The basis of the argument is the identity of an individual. In trying to define an individual, there are basically two categories into which the definition may arise: gender and sex a, race and ethnicity. The author argues that these are just constructs of the society which are basically discriminatory, racist, sexist etc. and as such, prevent anyone from truly accepting his/her identity. ‘We construct ethical identities-woman, man, African-American, “white”-in ways that depend crucially on false beliefs about metaphysical identities; something like each of them could be reconstructed out of other materials. But if we were to live in a society that did not institutionalize those false metaphysical beliefs, it is unclear that the project of reconstruction would be an attractive one’ (Appiah, 2). As a matter of fact, the author suggests that there is a possibility that the identities founded on sexual orientation are likely to be scrubbed off the face of the earth in due time but it will take some effort to do away with ethnic identities, especially in the African-American population.
On one aspect, the argument tries to describe the self-identity that may arise when the gender of an individual is altered, either through transsexual change or through a change in gender of a child may be due to unforeseen circumstances, such as an accident. In changing the gender, does the intrinsic values associated with any individual change? If, for instance, a boy child is accidentally circumcised the whole penis, does the character that was to be associated with him during adulthood change? The answer is probably no because the intrinsic characteristics do not change. It is here that gender therapy comes into play, basically to try and bend the characteristics of the potential male into a female. However, some people opt to go for transsex because of their ‘misfit’ in the previous gender. Altering the sex still does not change the intrinsic characteristics. On the aspect of ethnicity and race, it is important to consider that people belong to a certain race because of their feeling of belonging. However, if the external characteristics, say, of an African-American are altered through, for example, bleaching, the intrinsic characteristics would still define him/her and therefore it is discriminatory and wrong in trying to use his/her race in the identification process.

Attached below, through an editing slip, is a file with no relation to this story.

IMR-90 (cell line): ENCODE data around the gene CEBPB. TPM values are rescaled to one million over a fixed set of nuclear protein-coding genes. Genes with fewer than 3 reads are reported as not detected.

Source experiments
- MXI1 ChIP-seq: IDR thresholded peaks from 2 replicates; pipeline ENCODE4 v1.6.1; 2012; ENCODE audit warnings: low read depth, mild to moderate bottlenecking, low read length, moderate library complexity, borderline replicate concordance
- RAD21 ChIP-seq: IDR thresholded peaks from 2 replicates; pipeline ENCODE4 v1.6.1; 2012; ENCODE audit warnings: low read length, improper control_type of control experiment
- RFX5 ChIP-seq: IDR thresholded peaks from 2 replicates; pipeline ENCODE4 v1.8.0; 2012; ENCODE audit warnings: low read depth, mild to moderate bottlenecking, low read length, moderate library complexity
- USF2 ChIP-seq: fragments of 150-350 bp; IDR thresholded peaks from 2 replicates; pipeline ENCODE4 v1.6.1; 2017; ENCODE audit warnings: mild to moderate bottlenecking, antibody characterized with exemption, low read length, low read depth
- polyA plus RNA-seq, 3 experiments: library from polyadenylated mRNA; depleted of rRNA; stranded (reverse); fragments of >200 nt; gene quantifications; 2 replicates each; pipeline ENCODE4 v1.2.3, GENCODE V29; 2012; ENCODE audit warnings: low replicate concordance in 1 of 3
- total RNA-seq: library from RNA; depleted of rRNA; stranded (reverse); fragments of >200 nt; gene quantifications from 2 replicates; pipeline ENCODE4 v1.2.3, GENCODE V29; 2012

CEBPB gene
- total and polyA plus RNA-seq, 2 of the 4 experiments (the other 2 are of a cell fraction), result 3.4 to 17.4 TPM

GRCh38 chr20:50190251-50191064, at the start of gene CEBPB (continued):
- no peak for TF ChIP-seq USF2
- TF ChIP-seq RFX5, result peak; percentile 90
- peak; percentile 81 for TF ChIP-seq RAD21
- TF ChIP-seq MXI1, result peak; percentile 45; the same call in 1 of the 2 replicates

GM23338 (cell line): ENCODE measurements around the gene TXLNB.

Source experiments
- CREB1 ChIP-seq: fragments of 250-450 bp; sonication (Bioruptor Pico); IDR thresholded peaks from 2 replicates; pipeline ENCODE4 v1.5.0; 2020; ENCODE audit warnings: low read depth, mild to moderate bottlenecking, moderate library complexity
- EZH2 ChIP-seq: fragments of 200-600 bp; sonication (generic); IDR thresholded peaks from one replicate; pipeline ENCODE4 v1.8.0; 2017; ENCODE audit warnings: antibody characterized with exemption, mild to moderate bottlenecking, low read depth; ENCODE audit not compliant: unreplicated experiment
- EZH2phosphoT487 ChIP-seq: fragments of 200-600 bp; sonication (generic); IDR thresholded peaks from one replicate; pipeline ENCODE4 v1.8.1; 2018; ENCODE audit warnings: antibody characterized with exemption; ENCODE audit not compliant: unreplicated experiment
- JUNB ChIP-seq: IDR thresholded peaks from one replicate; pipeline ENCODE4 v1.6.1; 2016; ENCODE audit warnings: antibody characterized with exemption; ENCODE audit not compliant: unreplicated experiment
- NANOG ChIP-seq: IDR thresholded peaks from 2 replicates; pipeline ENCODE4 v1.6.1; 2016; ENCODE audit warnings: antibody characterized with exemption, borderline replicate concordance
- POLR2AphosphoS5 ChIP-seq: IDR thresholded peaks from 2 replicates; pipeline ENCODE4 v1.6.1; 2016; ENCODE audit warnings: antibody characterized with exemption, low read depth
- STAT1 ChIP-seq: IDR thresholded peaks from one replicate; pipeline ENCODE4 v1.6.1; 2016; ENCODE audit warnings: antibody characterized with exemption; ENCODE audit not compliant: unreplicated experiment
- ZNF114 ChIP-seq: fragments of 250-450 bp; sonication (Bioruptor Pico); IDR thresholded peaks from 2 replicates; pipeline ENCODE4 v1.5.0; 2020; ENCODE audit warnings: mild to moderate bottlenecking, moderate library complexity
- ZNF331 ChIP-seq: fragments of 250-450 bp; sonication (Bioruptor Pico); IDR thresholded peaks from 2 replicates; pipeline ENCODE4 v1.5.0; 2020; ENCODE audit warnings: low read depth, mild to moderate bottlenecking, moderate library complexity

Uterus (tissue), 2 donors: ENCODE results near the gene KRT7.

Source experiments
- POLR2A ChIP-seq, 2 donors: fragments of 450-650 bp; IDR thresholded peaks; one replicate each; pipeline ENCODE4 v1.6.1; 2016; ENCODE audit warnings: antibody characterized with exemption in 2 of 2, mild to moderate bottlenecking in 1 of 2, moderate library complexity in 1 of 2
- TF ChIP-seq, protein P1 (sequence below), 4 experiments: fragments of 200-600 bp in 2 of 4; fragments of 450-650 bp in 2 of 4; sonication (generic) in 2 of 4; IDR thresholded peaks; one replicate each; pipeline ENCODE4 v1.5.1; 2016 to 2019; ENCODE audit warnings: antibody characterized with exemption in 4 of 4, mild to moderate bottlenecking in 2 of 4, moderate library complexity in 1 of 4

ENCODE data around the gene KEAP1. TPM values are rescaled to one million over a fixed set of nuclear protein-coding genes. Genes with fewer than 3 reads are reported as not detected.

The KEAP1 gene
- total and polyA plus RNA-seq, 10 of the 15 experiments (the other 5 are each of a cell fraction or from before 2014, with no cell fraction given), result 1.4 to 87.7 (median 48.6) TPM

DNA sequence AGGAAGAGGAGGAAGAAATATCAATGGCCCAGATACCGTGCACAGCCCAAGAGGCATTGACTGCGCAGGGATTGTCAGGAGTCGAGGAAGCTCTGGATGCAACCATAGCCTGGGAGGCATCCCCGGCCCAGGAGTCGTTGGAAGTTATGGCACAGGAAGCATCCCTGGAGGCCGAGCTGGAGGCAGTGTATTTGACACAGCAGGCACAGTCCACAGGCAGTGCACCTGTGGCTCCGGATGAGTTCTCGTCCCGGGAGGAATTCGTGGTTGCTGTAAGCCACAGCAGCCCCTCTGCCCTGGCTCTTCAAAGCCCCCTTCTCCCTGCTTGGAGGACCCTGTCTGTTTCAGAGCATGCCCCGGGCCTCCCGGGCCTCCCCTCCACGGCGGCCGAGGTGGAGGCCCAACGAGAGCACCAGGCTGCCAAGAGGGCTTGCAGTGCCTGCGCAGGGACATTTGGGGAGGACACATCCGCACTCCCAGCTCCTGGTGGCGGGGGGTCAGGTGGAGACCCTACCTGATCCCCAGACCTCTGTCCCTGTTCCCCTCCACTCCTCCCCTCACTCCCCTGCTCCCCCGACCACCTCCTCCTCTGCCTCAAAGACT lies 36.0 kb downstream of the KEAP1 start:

On the argument that involves race and sex, the author tries to show the importance of social ignorance in trying to resolve internal conflicts mainly associated with the identity. If the gender of an individual is altered, the identity still remains. Also, if the metaphysical characteristics associated with an individual are altered, his/her identity still remains the same. The society plays a major role in trying to enclose people with certain identities that are basically founded on sex and race. However, there is a difference between sex and race in trying to establish the identity of any individual whereby sex has a biological classification while race has no biological classification. However, both play a crucial role in trying to establish the life plans of individuals but do not define the identity.
Appiah, Anthony . “”But Would That Still Be Me?” Notes on Gender, “Race,” Ethnicity, as Sources of “Identity”.” Journal of philosophy 87.10 (1990).